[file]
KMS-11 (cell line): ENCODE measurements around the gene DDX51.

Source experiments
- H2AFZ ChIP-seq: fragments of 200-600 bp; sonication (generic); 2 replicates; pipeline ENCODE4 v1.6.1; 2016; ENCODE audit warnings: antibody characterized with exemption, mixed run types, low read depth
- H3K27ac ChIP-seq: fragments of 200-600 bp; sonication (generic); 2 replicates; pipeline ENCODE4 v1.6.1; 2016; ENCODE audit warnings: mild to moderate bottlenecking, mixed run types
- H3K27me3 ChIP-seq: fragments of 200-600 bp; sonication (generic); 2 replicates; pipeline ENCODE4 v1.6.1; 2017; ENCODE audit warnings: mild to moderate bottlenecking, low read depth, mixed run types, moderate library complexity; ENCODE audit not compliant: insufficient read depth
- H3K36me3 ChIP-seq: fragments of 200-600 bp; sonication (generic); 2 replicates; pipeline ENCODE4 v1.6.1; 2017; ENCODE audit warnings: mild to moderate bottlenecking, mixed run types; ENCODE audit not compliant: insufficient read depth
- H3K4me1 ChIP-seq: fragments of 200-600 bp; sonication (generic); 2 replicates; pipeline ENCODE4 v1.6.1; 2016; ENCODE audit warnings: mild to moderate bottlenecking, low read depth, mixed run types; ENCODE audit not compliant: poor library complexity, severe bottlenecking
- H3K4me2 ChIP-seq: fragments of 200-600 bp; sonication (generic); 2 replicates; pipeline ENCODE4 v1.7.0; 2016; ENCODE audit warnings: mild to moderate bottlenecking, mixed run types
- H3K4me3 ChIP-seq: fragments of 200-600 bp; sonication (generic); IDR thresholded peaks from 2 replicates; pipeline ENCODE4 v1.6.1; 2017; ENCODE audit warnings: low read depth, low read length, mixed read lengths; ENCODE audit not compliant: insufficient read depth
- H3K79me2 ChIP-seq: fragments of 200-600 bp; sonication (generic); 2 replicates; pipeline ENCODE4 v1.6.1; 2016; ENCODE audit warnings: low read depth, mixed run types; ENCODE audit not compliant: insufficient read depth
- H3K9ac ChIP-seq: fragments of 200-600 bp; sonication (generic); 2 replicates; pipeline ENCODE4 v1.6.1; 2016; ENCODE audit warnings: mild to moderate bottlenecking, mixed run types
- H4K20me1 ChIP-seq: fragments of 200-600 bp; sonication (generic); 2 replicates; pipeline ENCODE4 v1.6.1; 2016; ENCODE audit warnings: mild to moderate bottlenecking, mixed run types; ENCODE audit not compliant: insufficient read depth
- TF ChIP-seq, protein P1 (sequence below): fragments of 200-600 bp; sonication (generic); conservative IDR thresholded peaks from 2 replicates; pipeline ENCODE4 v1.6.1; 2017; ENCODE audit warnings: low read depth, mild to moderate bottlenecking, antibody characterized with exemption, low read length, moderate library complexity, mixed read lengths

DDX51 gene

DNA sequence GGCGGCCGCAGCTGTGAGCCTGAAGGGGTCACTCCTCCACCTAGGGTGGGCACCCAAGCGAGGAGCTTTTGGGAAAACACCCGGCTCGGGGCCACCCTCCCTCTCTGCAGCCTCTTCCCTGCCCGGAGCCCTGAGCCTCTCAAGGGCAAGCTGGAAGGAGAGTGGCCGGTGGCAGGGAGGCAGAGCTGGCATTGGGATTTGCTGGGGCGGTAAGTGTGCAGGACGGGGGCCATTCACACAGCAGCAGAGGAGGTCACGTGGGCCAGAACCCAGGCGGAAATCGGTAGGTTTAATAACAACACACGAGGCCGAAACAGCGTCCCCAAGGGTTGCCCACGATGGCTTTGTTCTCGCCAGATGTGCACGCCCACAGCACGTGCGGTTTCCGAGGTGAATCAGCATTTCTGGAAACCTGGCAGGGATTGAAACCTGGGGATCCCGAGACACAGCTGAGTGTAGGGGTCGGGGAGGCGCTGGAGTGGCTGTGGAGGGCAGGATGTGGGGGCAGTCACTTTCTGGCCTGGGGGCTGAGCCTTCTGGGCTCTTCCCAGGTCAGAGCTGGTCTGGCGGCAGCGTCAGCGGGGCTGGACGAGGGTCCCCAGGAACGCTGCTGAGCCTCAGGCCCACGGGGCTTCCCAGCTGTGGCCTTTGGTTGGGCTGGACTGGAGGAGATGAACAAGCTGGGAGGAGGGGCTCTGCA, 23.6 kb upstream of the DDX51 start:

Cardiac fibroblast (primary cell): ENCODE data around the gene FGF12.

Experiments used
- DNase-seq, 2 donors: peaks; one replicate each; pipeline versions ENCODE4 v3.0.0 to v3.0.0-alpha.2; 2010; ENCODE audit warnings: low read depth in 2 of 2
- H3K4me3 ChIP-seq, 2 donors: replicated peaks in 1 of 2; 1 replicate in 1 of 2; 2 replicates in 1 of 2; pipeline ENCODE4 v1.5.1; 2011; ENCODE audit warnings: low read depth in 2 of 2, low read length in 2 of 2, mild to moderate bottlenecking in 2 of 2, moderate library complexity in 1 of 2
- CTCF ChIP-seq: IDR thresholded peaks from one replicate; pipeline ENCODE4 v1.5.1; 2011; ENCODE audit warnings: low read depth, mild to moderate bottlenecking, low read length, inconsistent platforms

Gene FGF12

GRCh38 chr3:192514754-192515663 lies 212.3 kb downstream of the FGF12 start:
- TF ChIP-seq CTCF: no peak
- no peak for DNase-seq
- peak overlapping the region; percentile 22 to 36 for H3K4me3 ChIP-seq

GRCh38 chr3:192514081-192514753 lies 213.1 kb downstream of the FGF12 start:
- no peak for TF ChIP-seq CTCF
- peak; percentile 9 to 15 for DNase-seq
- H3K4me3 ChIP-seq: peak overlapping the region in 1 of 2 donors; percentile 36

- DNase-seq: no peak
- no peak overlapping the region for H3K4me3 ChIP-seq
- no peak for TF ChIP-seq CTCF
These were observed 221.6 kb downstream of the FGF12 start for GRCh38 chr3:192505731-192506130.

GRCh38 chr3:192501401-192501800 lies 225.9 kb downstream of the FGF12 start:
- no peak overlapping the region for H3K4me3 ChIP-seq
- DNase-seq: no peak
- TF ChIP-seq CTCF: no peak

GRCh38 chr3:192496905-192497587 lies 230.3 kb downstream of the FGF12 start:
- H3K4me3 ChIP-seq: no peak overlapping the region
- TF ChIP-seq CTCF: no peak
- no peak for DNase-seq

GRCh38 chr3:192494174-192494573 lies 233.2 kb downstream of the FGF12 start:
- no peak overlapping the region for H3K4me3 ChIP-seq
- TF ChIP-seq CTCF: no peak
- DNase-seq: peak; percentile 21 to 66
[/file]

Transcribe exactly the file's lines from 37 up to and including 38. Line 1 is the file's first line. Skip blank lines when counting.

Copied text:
- TF ChIP-seq CTCF: no peak

GRCh38 chr3:192496905-192497587 lies 230.3 kb downstream of the FGF12 start: